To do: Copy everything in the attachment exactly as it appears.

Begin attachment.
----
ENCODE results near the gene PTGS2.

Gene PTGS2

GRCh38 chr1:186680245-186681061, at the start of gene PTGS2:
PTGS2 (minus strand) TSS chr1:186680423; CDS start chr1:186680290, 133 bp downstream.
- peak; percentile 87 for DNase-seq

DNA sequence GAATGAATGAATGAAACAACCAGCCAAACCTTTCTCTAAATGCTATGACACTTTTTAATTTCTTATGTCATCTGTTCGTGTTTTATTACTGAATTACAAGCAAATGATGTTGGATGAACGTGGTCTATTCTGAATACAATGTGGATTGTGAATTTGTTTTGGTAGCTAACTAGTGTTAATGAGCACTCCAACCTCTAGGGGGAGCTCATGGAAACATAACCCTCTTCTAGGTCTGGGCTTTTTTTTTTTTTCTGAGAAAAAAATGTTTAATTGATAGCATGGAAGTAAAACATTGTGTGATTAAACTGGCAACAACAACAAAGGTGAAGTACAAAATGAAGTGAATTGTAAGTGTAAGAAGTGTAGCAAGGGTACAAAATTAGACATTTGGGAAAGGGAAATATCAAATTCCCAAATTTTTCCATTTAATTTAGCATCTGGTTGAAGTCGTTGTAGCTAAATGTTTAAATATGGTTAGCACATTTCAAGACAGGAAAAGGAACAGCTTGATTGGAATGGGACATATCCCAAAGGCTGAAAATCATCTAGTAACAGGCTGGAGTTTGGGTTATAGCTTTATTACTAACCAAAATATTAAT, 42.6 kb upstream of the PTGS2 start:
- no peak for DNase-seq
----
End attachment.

ENCODE results near the gene PTGS2.

Gene PTGS2

GRCh38 chr1:186680245-186681061, at the start of gene PTGS2:
PTGS2 (minus strand) TSS chr1:186680423; CDS start chr1:186680290, 133 bp downstream.
- peak; percentile 87 for DNase-seq

DNA sequence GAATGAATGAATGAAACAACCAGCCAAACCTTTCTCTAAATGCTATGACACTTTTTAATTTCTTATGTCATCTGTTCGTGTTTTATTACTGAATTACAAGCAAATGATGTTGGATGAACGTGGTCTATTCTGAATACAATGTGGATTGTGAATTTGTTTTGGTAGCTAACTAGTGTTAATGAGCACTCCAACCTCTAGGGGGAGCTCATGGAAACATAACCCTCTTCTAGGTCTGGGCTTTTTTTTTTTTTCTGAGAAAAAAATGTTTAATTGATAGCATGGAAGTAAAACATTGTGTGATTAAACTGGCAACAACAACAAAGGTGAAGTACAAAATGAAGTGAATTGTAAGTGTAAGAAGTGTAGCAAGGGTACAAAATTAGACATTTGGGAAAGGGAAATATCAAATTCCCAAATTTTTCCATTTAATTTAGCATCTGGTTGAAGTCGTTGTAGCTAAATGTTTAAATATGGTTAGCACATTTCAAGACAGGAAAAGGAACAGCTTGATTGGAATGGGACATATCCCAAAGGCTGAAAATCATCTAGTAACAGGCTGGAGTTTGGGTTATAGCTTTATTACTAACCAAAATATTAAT, 42.6 kb upstream of the PTGS2 start:
- no peak for DNase-seq